But this cynical read overlooks the word that is used in the text.  The word in Greek is diaconei, which gets translated as she “served them.”  You can probably guess that this word, diaconei is where we get our word, “deacon.”  And, though our Deacons might feed people, they are certainly more than fry cooks at Denny’s.  Simon’s mother-in-law does not rise up to make a sandwich for the guests.  She begins to serve them, to minister to them.  Which might include making food, sure, but definitely means much more than that.  She rises up to perform her distinct ministry in the house.  

And, as an aside, I feel I should let you know that this word, diaconei is the same word that is used when the angels minister to Jesus in the dessert.  And it is the same word Jesus uses when he says that he has come not to be served but to serve.  There is no instance of men ministering in this way.  In the Bible, Angels, women, and Jesus are the only ones who minister.  It’s almost as if the Church has got a lot of stuff backwards, when you really think about it.  But anyway . . .

Simon’s mother is taken by the hand and healed, and is restored to her place in the community.  She is raised to join in the celebration.  Jesus comes to this woman in a physical, tangible way.  Not with magic words, spoken from across the room, but with a healing touch.  Where she had been excluded on the Sabbath, restoration to the household means restoration to her ministry.

She is not healed so that she might become a highly functioning individual, seeking out her personal destiny.  She is not healed to cook up some food for five hungry men who don’t know their way around a kitchen.  She is healed in order to retake her place in the community.  And her response to that healing takes the form of service, to Jesus and the other guests in the house.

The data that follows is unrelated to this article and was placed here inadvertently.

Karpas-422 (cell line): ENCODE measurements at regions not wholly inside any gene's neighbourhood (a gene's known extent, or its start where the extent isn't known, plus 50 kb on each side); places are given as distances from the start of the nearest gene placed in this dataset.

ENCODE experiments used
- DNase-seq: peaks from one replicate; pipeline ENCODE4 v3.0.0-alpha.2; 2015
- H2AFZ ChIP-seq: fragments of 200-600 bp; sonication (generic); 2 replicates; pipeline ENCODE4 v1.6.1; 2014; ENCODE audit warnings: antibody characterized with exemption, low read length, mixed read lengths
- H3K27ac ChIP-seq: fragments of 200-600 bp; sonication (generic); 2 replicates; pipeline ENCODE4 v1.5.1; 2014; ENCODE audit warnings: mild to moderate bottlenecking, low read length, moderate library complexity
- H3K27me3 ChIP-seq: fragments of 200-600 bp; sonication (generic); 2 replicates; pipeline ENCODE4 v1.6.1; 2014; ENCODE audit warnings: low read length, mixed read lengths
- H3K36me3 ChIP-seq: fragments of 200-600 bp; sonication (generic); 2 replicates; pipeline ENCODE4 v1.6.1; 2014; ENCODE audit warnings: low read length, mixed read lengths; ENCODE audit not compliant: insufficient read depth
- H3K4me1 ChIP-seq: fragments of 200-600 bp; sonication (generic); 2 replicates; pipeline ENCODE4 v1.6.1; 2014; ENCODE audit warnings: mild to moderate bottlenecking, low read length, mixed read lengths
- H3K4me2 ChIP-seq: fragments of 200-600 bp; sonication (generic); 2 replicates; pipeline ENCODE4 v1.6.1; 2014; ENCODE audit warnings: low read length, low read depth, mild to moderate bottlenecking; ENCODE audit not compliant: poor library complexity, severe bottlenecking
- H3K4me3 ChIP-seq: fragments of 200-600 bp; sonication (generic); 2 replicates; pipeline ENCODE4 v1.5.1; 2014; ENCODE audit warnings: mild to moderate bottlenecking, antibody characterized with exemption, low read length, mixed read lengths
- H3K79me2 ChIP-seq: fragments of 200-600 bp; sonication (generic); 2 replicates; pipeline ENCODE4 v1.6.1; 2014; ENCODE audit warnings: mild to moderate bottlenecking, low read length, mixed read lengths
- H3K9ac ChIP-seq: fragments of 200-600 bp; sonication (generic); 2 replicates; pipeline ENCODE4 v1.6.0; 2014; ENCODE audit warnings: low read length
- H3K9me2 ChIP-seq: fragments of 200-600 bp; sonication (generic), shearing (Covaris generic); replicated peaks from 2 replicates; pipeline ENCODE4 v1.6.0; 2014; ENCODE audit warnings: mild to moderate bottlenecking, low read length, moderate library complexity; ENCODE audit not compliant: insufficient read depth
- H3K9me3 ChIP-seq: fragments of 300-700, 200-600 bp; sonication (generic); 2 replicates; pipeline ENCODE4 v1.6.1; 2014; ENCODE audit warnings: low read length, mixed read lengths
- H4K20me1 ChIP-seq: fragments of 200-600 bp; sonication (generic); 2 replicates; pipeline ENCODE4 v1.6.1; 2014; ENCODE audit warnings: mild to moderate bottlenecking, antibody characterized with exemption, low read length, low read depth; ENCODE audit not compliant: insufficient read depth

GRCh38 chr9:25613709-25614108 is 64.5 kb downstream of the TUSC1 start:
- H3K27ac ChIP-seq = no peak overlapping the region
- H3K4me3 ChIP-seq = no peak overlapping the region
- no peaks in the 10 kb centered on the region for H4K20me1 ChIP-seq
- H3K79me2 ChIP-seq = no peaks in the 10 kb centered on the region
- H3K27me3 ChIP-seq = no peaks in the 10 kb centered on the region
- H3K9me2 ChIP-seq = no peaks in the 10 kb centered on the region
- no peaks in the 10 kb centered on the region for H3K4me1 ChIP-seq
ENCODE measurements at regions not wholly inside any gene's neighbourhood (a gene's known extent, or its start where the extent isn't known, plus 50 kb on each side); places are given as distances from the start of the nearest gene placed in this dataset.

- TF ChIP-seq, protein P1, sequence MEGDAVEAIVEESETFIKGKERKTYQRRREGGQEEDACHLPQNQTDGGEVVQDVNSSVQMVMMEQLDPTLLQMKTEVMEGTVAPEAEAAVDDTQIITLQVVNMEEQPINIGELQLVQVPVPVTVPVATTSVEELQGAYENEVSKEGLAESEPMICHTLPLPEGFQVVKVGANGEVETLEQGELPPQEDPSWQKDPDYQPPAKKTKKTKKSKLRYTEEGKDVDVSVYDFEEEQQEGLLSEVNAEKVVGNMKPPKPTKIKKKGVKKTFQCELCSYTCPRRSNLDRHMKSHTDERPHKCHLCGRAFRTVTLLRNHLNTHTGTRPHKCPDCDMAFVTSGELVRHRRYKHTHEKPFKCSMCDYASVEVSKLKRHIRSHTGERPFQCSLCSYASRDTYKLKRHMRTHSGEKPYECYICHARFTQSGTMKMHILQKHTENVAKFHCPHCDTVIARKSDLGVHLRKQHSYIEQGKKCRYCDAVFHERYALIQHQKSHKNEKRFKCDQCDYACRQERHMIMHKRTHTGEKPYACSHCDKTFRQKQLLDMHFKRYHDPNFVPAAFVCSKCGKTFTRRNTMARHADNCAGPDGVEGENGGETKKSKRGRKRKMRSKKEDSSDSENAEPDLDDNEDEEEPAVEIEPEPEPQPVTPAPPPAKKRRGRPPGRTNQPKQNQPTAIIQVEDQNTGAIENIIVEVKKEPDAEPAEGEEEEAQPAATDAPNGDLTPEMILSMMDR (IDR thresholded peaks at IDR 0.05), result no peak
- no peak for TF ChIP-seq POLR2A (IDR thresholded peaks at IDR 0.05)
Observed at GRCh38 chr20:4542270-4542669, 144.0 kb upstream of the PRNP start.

We can contrast this healing with the healing of the nameless crowd that happens later that night.  Here, we are told, the whole city gathers at the door of the house, and Jesus heals many and casts out demons, and then all the healed people just . . . go on home.  Flashy, yes, but all we see is a crowd getting healed.

And then, at the end of this long day, Jesus rises early and goes off by himself to pray.  Can he a get a moment’s rest?  No, he cannot.  Here come the disciples, telling him that “everyone is looking for you.”  The disciples seem to miss the point of the healing of Simon’s mother-in-law.  There’s the suggestion here of Jesus being some side-show miracle healer, rather than the one who brings fullness of life, and restoration to community.

There’s a hint that the disciples want the rock star Jesus to come back and bask in the glow of his awesome accomplishments.  They say, everyone is looking for you.  And Jesus responds, then let’s go somewhere else.  He has no intention of setting up Jesus’ Magical Healing Shop in the house next to the synagogue.  Jesus seems to be trying to tell them that there is more to all this than “fixing” people.  Jesus wants to go into the neighboring towns so that he “may proclaim the message there also.”